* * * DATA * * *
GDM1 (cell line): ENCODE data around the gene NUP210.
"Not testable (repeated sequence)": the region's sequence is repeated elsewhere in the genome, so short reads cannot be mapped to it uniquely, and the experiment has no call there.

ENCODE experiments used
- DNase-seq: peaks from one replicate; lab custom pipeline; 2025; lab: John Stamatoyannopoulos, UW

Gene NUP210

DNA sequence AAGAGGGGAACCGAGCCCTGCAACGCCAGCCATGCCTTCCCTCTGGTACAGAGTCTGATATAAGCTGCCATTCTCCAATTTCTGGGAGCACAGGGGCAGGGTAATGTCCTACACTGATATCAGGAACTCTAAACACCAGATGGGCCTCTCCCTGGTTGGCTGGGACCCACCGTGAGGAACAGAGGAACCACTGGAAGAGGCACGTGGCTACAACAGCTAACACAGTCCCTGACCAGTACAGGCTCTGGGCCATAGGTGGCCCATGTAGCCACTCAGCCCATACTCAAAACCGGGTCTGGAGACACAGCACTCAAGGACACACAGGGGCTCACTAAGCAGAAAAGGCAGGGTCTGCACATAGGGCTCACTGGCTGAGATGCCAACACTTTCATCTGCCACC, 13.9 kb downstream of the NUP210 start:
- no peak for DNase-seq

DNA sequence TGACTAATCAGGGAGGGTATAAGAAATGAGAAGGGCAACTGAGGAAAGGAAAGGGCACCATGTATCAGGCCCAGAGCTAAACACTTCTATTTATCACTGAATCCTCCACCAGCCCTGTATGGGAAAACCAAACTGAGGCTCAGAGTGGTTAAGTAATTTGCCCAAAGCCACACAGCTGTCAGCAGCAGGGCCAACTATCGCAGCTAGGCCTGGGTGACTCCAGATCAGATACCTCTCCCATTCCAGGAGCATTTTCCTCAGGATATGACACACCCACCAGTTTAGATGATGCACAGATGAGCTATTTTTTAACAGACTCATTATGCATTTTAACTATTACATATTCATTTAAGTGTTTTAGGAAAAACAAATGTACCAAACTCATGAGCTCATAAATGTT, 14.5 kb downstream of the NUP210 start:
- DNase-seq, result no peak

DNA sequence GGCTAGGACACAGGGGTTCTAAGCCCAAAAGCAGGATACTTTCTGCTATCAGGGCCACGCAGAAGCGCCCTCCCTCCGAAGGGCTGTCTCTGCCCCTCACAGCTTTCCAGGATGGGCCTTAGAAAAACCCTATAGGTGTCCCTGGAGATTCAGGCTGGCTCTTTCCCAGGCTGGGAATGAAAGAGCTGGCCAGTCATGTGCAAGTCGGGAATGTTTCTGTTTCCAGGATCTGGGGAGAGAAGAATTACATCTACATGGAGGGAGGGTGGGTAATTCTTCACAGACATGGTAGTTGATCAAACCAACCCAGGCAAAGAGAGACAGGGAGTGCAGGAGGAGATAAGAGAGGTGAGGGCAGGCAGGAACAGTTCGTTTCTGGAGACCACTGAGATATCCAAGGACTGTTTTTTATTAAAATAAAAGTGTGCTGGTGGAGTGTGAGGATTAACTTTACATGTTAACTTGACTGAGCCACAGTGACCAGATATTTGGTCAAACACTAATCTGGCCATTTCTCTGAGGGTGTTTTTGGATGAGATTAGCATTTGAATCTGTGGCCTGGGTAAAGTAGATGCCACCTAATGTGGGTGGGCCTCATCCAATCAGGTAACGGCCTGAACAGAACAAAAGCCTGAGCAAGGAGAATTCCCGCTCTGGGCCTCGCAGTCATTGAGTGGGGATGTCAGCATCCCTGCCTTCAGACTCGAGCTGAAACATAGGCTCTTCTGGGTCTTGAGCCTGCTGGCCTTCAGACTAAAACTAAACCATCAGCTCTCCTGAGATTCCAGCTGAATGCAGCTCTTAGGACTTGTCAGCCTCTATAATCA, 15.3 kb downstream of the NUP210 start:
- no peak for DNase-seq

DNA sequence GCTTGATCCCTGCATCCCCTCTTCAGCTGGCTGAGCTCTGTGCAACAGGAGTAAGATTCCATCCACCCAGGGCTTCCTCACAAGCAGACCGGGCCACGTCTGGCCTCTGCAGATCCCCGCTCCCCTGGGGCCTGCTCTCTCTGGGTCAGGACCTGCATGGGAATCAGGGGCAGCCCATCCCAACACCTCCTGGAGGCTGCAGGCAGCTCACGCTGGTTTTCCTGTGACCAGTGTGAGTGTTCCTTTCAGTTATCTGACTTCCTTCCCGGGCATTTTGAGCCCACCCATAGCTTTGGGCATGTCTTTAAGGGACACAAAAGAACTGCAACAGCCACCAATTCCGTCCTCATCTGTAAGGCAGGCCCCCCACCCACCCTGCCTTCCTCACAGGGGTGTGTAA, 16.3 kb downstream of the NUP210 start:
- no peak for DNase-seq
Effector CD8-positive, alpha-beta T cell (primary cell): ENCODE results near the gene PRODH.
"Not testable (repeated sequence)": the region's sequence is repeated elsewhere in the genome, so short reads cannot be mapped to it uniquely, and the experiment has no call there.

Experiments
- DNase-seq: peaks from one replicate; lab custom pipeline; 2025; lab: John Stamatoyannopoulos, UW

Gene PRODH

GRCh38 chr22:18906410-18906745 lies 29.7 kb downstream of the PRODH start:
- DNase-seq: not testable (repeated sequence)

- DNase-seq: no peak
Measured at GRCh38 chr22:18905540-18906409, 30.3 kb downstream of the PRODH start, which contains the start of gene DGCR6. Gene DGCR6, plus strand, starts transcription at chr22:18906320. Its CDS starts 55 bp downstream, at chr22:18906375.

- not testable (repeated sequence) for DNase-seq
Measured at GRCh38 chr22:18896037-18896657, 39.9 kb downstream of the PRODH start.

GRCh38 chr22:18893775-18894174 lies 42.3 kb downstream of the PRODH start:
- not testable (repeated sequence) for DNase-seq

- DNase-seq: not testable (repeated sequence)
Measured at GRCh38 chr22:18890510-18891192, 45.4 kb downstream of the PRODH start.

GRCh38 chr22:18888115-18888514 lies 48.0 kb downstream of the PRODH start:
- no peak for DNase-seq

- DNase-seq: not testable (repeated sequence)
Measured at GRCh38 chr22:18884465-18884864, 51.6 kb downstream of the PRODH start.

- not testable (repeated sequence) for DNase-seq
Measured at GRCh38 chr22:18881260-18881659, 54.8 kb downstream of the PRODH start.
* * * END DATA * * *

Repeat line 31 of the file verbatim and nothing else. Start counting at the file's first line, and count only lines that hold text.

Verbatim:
- DNase-seq: not testable (repeated sequence)